Monday, June 22, 2015

The Mutton Muncher

Owen and Evelyn: (singing repeatedly for the entire drive home): Pink fluffy unicorns dancing on rainbows!!!!

Ten minutes later

Owen and Evelyn (screaming like a brutal, metal band)" PINK FLUFFY UNICORNS DANCING ON RAINBOWS OF DEATH!!!!

Every now and again I meet people who cannot understand a bloody word I say. Completely thrown off by the fact that whilst I appear to be speaking English, I'm doing so in a deliberately different way. As if what I'm doing is a weak attempt at a funny voice. Which really isn't the case. If it was I'd pick country Southern - not whatever my own voice is. Which is amusing really because I've been relentlessly obsessed with The Walking Dead that now my inner monologue is stuck on Backwoods Georgia. An absurd number of times per day I find myself muttering in Daryl Dixon. Or - more ironically considering - in a purposefully, irate Rick Grimes.

I picked up my son today and needed to know something. And while speaking to both of my son's teachers I inadvertently referred to him as Oboe. One of them gave me the suspicious look as if to say, ".....I don't think he's his real dad - he doesn't even know his name." The other completely blanked. And did that thing where - because I spoke with an accent - asked the other teacher, "what did he just say?" I then felt compelled to go all fumbly and middle class. Think every Richard Curtis movie ever. And tried to explain that I tend to call him Oboe. Ending with the I'm-not-even sheepish, "'s sort of like his nickname."

The one teacher (the one who now thinks I might be an imposter trying to smuggle off a child from school) then gave me that look that she found the name I call my son kind of pathetic. And to a degree I do know what she means. I've cringed when overhearing someone calling their kids their own pet names. I almost felt the need to let her know the history. That the very first nickname he had was when he was rolling around the living room demented when he was about two. For a solid month I called him The Insanity Orb. Then anything that began with an O. The worst of which was, "O Lordy Lordy." Somehow I landed on Oboe and he's been that ever since. His sister warmed the very sinews of my heart once when she started calling him The Littlest Oboe. But I am aware that you have to be careful with a nickname. They can last forever. One small incident. One tiny event and you can be lumbered with an appalling nickname (there is no better evidence of this than Greg Davies' very funny bit on nicknames - the Baghdad one is classic.) I've been a callous victim to this myself. Even recently. One or two slightly iffy pronunciations and the revelation that I went to university in Swansea. That was all it took. Before I knew it I found myself - after meeting a whole host of lovely English people in Las Vegas - walking through The Bellagio while they called me Shadwell. At least it didn't descend to something even worse.l ike The Mutton Muncher. Which I imagine is racist.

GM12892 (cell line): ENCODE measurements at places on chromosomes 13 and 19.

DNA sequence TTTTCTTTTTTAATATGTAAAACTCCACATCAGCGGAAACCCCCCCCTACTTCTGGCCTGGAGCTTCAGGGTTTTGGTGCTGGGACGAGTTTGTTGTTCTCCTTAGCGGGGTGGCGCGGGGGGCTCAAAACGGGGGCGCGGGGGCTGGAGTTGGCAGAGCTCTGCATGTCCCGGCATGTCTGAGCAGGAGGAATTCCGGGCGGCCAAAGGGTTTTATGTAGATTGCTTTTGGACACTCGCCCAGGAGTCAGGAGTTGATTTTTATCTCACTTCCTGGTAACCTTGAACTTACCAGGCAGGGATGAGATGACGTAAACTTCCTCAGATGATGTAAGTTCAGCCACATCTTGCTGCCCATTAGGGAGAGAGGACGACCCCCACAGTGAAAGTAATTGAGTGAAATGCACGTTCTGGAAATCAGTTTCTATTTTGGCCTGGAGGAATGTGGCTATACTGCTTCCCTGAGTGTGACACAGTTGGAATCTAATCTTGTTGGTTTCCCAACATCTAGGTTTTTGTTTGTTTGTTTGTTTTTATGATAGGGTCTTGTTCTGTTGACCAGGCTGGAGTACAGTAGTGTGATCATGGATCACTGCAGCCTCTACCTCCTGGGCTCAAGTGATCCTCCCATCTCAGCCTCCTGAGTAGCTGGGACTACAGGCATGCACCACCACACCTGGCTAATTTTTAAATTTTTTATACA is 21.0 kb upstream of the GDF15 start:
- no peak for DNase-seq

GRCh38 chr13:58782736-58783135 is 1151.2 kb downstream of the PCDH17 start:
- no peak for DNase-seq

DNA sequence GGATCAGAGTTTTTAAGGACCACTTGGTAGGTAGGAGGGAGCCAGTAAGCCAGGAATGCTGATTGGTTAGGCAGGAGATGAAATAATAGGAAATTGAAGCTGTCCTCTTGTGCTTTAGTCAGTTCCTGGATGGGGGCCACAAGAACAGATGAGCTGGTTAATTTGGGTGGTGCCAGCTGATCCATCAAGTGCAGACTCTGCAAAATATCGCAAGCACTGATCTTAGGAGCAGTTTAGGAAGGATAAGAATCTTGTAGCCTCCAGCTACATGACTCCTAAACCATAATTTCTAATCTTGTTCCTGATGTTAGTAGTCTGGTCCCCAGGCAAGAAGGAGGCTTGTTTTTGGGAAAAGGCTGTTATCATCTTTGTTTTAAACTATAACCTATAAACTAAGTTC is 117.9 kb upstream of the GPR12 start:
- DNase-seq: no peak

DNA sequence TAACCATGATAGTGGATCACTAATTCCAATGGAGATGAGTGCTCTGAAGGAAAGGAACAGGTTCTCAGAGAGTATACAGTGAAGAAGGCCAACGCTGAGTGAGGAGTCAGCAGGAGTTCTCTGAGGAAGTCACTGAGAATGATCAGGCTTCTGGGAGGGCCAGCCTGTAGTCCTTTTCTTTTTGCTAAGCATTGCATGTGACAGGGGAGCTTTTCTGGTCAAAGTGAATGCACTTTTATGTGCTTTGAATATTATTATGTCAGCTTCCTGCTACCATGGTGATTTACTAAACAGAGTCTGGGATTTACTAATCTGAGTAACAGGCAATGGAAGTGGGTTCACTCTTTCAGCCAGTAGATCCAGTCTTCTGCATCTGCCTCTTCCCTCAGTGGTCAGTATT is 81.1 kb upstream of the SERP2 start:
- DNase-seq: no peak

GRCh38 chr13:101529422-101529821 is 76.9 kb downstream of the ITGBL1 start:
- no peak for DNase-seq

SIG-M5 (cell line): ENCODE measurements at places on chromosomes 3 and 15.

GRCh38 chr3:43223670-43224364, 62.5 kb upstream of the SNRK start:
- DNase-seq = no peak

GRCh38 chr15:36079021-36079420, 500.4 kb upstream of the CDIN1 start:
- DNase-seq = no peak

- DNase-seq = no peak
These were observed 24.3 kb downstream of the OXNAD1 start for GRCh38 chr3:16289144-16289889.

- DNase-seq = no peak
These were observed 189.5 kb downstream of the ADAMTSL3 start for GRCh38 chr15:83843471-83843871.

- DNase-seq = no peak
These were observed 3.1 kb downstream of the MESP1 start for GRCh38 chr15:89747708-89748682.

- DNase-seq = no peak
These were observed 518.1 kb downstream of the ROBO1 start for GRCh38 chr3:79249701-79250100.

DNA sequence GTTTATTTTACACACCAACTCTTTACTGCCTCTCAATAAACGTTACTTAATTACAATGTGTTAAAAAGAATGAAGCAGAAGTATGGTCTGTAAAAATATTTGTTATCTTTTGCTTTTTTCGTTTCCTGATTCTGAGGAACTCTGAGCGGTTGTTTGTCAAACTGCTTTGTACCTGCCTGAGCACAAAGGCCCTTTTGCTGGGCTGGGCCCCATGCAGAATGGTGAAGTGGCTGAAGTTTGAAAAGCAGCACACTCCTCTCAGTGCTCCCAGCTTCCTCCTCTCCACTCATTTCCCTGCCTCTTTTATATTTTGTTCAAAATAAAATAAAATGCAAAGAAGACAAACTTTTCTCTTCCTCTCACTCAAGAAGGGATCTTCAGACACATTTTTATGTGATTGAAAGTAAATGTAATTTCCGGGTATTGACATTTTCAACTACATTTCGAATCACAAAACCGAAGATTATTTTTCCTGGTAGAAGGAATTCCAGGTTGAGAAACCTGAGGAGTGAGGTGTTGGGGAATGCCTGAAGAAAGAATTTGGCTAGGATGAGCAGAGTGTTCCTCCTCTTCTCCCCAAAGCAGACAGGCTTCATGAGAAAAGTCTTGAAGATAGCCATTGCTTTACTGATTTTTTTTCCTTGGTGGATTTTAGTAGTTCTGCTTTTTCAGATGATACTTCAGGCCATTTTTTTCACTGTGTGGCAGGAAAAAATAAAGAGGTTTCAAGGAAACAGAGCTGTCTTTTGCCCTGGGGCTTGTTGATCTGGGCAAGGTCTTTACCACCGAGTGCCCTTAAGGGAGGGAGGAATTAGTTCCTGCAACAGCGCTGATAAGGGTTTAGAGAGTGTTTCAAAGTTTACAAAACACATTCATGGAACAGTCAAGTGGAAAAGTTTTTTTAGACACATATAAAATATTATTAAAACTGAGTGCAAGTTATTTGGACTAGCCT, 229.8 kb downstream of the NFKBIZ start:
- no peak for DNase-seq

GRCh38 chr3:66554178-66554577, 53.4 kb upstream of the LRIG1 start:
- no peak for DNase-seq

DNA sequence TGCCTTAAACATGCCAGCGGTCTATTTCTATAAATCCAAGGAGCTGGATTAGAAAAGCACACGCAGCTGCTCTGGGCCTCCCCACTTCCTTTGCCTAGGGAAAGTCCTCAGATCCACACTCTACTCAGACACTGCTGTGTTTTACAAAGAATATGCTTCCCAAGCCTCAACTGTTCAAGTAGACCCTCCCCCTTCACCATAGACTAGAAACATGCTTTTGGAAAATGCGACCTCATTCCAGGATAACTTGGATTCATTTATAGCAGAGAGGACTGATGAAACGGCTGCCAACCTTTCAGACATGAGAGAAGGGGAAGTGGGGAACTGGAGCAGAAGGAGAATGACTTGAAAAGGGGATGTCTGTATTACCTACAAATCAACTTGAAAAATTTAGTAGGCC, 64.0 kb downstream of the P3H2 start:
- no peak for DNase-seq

My friend's Secret Crush

Anyway - the pretext of this whole entry is this Father's Day card Owen made for me.

Almost everything about that card is wrong. I certainly don't have a dodgy, 1980s RAF mustache like that. I mean look at it. It looks like the Batman bat signal gone all hairy for Movember. And a green tie with a blue shirt? That's possibly the most offensive thing anyone has ever suggested about me. I haven't even mentioned his actual answers to the Dad questions. It's entirely fantasy. And that's the point. Owen knows it's all wrong. I suspected as much. He's started doing something I'm not all that happy with on principle. But annoyed too that it's funny at the same time. That is - he's flagrantly making crap up.